VIETNAM VETERANS OF OREGON
DOUG MACY / DREAM TEAM
(by Jud Blakely)
Doug Macy was truly the unexpected right man in the right place at the right time, the exact definition of a "godsend." But for the Vietnam Veterans of Oregon Memorial Fund (VVOMF), Doug was not unique. He wasn't the only (or first) or even the last godsend.
Look at the history of the VVOMF. You're going to need five hands (and every finger) to add up all the "right place and right time" folks who just "showed up" to turn the Memorial from the bright shimmer of a far-off dream into a great poignant fact on the ground.
Here's a short list of "Dream-Team" members whose contributions of time and effort were key: Mary Lou White / Shirley and Bob Korsmeyer / Birdena and Birdena Jo Brownell / Jim Crawford / Foster Thayer / Pat O'Brien / Scott Benge / the AGC staff / Mike Lindberg and his staff / Matthew Prophet & PSD / Oran Robertson / the Fred Meyer Charitable Trust. Download the booklet for a complete list.
Not unique in his role as VVOMF godsend, Doug Macy was unique in the nature and extent of his profound gifts as a landscape architect. It would be his "impossible" role to create a nuts-and-bolts version of this glowing (but intangible and emotional) specter into a working plan with achievable goals and steps.
So, a long story short: the concept of this "living memorial" came from the Portland landscape architecture firm of Walker/Macy back in 1984 but most of the inspiration for the concept came from Doug Macy, a co-principal. It was his vision and belief and voluntary acts of selling the concept that gradually won the necessary support.
Doug had earned the trust of decision-makers from close contact with them during the Pioneer Courthouse Square project, a widely-hailed effort of Walker/Macy that served to solidify Doug's growing reputation and broadly elevated the firm's stature and appeal.
But despite the influx of new clients that the gaudy success of Pioneer Courthouse Square pulled in, Doug somehow still made time (that he really didn't have) to keep meeting with the core group of Vietnam vets and others who were "locked in" to the memorial issue.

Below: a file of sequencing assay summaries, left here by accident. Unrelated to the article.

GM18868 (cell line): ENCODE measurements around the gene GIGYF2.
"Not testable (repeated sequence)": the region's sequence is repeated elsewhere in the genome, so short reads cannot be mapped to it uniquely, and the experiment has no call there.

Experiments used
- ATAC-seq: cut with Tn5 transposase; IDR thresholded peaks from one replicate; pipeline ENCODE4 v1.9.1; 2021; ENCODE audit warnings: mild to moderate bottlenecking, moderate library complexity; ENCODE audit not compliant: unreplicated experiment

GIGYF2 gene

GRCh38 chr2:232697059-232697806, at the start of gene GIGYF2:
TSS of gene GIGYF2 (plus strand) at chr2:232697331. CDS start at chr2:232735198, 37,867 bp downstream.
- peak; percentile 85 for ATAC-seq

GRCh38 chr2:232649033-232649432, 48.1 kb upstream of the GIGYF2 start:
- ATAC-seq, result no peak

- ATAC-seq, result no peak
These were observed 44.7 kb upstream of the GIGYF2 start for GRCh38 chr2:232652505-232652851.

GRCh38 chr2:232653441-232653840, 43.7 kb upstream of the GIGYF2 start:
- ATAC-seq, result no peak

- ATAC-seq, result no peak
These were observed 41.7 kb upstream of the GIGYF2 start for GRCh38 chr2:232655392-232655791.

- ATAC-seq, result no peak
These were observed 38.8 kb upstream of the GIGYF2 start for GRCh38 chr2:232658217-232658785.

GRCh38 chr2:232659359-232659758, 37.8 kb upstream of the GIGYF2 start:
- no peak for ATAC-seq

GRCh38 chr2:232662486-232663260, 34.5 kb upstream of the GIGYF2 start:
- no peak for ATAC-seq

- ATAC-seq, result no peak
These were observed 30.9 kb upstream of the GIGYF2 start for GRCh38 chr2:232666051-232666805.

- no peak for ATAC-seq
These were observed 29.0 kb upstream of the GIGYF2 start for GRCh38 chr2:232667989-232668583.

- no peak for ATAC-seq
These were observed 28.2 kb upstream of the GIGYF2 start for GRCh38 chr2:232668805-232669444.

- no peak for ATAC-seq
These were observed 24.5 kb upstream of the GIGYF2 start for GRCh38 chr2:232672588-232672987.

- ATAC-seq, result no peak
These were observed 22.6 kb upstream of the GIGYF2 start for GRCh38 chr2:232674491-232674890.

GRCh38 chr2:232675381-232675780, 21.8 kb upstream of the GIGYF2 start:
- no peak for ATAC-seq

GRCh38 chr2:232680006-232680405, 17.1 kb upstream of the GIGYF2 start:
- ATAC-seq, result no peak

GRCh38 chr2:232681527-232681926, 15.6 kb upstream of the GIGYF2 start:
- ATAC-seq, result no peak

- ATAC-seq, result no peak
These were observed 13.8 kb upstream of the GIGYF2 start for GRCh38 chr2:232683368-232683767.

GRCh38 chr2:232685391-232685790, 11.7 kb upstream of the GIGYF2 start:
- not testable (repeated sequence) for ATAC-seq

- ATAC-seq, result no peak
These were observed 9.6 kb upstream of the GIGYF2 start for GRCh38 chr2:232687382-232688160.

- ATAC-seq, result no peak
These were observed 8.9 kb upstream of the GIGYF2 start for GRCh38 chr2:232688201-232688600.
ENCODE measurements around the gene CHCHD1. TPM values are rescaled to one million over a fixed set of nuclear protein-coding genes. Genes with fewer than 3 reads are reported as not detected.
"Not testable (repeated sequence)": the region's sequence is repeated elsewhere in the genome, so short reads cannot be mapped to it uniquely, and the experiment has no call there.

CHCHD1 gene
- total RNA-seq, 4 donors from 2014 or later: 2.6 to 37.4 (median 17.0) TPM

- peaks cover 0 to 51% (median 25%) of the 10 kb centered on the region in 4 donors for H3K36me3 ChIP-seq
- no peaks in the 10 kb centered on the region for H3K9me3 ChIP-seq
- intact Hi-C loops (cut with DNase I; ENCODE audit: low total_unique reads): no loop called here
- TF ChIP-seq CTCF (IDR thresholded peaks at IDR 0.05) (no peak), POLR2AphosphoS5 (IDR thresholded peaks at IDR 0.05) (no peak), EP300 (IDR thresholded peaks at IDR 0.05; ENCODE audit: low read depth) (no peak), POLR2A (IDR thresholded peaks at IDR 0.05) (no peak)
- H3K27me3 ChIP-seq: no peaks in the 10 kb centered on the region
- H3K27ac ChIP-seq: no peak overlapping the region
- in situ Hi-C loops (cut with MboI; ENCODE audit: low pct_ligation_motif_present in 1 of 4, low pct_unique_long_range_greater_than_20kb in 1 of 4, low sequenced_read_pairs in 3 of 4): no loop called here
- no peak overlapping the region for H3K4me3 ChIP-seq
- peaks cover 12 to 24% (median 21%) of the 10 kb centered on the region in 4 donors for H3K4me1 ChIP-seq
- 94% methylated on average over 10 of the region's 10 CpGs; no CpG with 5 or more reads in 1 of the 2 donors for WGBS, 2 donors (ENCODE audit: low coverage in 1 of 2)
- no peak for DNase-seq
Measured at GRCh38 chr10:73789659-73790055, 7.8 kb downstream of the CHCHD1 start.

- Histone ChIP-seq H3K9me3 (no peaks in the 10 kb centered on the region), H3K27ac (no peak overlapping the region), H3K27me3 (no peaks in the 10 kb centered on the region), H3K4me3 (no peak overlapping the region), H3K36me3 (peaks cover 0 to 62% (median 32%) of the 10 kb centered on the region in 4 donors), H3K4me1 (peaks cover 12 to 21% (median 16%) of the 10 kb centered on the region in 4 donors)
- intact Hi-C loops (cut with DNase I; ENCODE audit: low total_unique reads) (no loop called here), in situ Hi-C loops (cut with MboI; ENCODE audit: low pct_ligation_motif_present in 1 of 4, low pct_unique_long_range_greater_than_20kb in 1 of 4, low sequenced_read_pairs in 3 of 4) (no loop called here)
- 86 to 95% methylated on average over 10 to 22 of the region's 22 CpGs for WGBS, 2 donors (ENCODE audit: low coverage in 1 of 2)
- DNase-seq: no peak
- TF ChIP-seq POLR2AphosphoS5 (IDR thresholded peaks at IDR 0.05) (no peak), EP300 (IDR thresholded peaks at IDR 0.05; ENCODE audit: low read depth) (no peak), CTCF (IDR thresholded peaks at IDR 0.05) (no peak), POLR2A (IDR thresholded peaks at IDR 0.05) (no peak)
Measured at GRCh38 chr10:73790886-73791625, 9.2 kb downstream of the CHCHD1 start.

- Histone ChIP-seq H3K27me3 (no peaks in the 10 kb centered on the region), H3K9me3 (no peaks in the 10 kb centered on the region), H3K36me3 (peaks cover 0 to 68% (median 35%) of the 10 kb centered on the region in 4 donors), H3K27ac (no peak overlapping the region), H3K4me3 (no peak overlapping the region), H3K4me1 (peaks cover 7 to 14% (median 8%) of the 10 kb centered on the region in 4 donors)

The vets had formed by then a 501(c)(3) called the Vietnam Veterans of Oregon Memorial Fund (VVOMF). Their stated mission was to design and raise a fitting memorial to honor all 57,000 Oregonians who served plus ensure a hospitable venue of general healing for the public, two aims that struck many as inherently in conflict.
At Madras HS, Doug suffered an injury that ended his sports career and made him unfit for military service. But having lost friends to the war, he was strongly drawn to help the VVOMF secure a site for a memorial that would honor Oregonians who fell in combat but also embrace all who might seek relief from their own war-related pain.
The five vets who put in the most time and most effort from Concept to Dedication were known and revered as "THE FIVE."
Clockwise from top-left are Mike Goldade / Carlos Ricketson / Dennis Kinzer / Ben Stanley. In the middle is Jerry Pero with daughter Kari. Fran Rauschkolb, by Jerry, and husband Frank made of their Beaverton home a rally point and all-purpose hub from 1982-87.
Aside from the core Founders, it took four other key participants to turn the Living Memorial from a dream into a long-awaited fact.
Clockwise from top-left are Doug Macy, Architect / Doug Bomarito, VVOMF President / Clayton Hering, our fund-raiser extraordinaire / Tim Gallagher, key liaison with local authorities. It took their grinding yet nimble work (THE FOUR) in tandem with THE FIVE to gain the traction that pushed, pulled, and elevated the project into being.
As so many vets, next of kin, friends, and others said then (and over the raw, tumultuous years since then) about the Living Memorial...
..."Thank you, Doug Macy, for your service and for the grace, beauty, and power of your gifts that you have chosen to share with us."
12 August 1945 - 10 November 2017